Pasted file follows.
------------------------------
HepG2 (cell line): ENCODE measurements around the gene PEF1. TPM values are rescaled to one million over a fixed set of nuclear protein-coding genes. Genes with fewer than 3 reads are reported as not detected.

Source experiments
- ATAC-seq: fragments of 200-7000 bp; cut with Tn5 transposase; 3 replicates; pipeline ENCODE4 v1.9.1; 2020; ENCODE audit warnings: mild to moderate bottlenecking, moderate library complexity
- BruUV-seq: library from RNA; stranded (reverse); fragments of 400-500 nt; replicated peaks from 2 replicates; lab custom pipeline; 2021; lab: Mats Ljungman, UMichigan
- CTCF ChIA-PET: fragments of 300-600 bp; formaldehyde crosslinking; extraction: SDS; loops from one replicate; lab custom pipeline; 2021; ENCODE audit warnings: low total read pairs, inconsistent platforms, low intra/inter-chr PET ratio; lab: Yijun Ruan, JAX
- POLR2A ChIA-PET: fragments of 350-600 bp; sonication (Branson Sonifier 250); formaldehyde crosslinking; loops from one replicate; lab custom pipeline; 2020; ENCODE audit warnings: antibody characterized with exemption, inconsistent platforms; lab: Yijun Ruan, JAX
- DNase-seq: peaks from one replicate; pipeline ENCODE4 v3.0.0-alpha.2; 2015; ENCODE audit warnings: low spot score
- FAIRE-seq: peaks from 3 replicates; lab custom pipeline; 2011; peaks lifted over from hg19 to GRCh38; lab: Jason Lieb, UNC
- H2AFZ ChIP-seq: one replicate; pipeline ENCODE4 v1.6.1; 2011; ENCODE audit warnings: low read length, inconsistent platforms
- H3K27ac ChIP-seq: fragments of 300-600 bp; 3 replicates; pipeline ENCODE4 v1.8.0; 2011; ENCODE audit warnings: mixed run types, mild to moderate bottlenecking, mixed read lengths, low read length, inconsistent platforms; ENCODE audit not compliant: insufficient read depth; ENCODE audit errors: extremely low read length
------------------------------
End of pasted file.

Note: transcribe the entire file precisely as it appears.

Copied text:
HepG2 (cell line): ENCODE measurements around the gene PEF1. TPM values are rescaled to one million over a fixed set of nuclear protein-coding genes. Genes with fewer than 3 reads are reported as not detected.

Source experiments
- ATAC-seq: fragments of 200-7000 bp; cut with Tn5 transposase; 3 replicates; pipeline ENCODE4 v1.9.1; 2020; ENCODE audit warnings: mild to moderate bottlenecking, moderate library complexity
- BruUV-seq: library from RNA; stranded (reverse); fragments of 400-500 nt; replicated peaks from 2 replicates; lab custom pipeline; 2021; lab: Mats Ljungman, UMichigan
- CTCF ChIA-PET: fragments of 300-600 bp; formaldehyde crosslinking; extraction: SDS; loops from one replicate; lab custom pipeline; 2021; ENCODE audit warnings: low total read pairs, inconsistent platforms, low intra/inter-chr PET ratio; lab: Yijun Ruan, JAX
- POLR2A ChIA-PET: fragments of 350-600 bp; sonication (Branson Sonifier 250); formaldehyde crosslinking; loops from one replicate; lab custom pipeline; 2020; ENCODE audit warnings: antibody characterized with exemption, inconsistent platforms; lab: Yijun Ruan, JAX
- DNase-seq: peaks from one replicate; pipeline ENCODE4 v3.0.0-alpha.2; 2015; ENCODE audit warnings: low spot score
- FAIRE-seq: peaks from 3 replicates; lab custom pipeline; 2011; peaks lifted over from hg19 to GRCh38; lab: Jason Lieb, UNC
- H2AFZ ChIP-seq: one replicate; pipeline ENCODE4 v1.6.1; 2011; ENCODE audit warnings: low read length, inconsistent platforms
- H3K27ac ChIP-seq: fragments of 300-600 bp; 3 replicates; pipeline ENCODE4 v1.8.0; 2011; ENCODE audit warnings: mixed run types, mild to moderate bottlenecking, mixed read lengths, low read length, inconsistent platforms; ENCODE audit not compliant: insufficient read depth; ENCODE audit errors: extremely low read length